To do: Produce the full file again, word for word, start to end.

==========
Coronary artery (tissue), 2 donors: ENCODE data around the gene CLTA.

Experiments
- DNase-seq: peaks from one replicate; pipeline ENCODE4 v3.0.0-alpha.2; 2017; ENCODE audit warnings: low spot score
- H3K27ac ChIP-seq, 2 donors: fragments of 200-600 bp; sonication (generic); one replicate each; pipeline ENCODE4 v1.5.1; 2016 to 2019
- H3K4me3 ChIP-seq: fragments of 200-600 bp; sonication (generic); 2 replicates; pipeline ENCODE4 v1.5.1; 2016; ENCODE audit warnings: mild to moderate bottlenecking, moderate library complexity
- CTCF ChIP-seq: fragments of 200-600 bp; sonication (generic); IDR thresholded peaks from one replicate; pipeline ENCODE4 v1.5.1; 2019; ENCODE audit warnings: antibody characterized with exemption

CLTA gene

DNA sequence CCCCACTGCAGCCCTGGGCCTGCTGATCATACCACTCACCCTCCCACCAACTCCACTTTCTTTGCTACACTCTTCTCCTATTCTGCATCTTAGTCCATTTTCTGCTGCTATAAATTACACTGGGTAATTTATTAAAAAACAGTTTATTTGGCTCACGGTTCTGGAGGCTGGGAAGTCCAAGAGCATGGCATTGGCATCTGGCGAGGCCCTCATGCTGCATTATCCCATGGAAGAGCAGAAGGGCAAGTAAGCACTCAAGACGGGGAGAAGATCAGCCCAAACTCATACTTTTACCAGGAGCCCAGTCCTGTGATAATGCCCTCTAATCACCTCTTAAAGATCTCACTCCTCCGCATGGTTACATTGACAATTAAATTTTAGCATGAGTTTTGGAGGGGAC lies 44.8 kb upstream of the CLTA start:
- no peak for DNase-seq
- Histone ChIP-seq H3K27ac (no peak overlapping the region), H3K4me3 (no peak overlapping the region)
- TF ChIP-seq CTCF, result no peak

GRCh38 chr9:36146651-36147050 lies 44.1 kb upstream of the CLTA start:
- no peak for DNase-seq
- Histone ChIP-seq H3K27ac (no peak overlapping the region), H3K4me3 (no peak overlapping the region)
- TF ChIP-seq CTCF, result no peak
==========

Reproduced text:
Coronary artery (tissue), 2 donors: ENCODE data around the gene CLTA.

Experiments
- DNase-seq: peaks from one replicate; pipeline ENCODE4 v3.0.0-alpha.2; 2017; ENCODE audit warnings: low spot score
- H3K27ac ChIP-seq, 2 donors: fragments of 200-600 bp; sonication (generic); one replicate each; pipeline ENCODE4 v1.5.1; 2016 to 2019
- H3K4me3 ChIP-seq: fragments of 200-600 bp; sonication (generic); 2 replicates; pipeline ENCODE4 v1.5.1; 2016; ENCODE audit warnings: mild to moderate bottlenecking, moderate library complexity
- CTCF ChIP-seq: fragments of 200-600 bp; sonication (generic); IDR thresholded peaks from one replicate; pipeline ENCODE4 v1.5.1; 2019; ENCODE audit warnings: antibody characterized with exemption

CLTA gene

DNA sequence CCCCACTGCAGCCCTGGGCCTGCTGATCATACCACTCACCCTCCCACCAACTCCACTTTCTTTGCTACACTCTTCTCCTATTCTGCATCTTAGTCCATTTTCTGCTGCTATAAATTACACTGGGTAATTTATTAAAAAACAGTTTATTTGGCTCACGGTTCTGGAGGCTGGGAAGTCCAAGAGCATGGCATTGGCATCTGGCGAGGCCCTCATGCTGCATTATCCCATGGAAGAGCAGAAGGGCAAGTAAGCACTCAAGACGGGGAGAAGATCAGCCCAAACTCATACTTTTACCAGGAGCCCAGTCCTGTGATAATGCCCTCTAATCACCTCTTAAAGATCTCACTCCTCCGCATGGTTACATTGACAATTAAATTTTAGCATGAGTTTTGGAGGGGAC lies 44.8 kb upstream of the CLTA start:
- no peak for DNase-seq
- Histone ChIP-seq H3K27ac (no peak overlapping the region), H3K4me3 (no peak overlapping the region)
- TF ChIP-seq CTCF, result no peak

GRCh38 chr9:36146651-36147050 lies 44.1 kb upstream of the CLTA start:
- no peak for DNase-seq
- Histone ChIP-seq H3K27ac (no peak overlapping the region), H3K4me3 (no peak overlapping the region)
- TF ChIP-seq CTCF, result no peak